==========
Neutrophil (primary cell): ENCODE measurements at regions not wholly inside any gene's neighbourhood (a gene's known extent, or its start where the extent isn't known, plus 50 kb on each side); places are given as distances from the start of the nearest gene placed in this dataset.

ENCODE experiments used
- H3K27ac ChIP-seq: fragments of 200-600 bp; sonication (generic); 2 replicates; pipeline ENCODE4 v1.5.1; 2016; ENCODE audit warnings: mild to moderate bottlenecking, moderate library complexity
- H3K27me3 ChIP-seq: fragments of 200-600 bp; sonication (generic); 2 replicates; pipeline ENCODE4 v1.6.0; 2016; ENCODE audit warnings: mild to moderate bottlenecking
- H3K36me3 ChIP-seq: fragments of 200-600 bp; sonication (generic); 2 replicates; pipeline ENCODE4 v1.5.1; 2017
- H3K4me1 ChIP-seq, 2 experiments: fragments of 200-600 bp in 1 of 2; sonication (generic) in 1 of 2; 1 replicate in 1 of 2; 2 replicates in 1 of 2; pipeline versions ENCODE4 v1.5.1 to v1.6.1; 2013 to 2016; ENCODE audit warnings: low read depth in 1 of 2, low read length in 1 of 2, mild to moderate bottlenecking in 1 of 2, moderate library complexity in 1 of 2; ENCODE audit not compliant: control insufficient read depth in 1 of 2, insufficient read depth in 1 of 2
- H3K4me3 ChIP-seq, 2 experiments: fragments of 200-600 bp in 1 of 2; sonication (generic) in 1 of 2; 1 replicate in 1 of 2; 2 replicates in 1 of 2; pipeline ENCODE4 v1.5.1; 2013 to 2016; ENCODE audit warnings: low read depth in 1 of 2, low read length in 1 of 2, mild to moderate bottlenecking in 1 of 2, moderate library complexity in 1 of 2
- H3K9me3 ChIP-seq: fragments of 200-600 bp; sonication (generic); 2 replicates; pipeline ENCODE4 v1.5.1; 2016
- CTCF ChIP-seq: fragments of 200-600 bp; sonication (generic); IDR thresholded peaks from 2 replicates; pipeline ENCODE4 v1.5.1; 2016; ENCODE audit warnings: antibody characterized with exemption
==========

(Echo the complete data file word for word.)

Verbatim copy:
Neutrophil (primary cell): ENCODE measurements at regions not wholly inside any gene's neighbourhood (a gene's known extent, or its start where the extent isn't known, plus 50 kb on each side); places are given as distances from the start of the nearest gene placed in this dataset.

ENCODE experiments used
- H3K27ac ChIP-seq: fragments of 200-600 bp; sonication (generic); 2 replicates; pipeline ENCODE4 v1.5.1; 2016; ENCODE audit warnings: mild to moderate bottlenecking, moderate library complexity
- H3K27me3 ChIP-seq: fragments of 200-600 bp; sonication (generic); 2 replicates; pipeline ENCODE4 v1.6.0; 2016; ENCODE audit warnings: mild to moderate bottlenecking
- H3K36me3 ChIP-seq: fragments of 200-600 bp; sonication (generic); 2 replicates; pipeline ENCODE4 v1.5.1; 2017
- H3K4me1 ChIP-seq, 2 experiments: fragments of 200-600 bp in 1 of 2; sonication (generic) in 1 of 2; 1 replicate in 1 of 2; 2 replicates in 1 of 2; pipeline versions ENCODE4 v1.5.1 to v1.6.1; 2013 to 2016; ENCODE audit warnings: low read depth in 1 of 2, low read length in 1 of 2, mild to moderate bottlenecking in 1 of 2, moderate library complexity in 1 of 2; ENCODE audit not compliant: control insufficient read depth in 1 of 2, insufficient read depth in 1 of 2
- H3K4me3 ChIP-seq, 2 experiments: fragments of 200-600 bp in 1 of 2; sonication (generic) in 1 of 2; 1 replicate in 1 of 2; 2 replicates in 1 of 2; pipeline ENCODE4 v1.5.1; 2013 to 2016; ENCODE audit warnings: low read depth in 1 of 2, low read length in 1 of 2, mild to moderate bottlenecking in 1 of 2, moderate library complexity in 1 of 2
- H3K9me3 ChIP-seq: fragments of 200-600 bp; sonication (generic); 2 replicates; pipeline ENCODE4 v1.5.1; 2016
- CTCF ChIP-seq: fragments of 200-600 bp; sonication (generic); IDR thresholded peaks from 2 replicates; pipeline ENCODE4 v1.5.1; 2016; ENCODE audit warnings: antibody characterized with exemption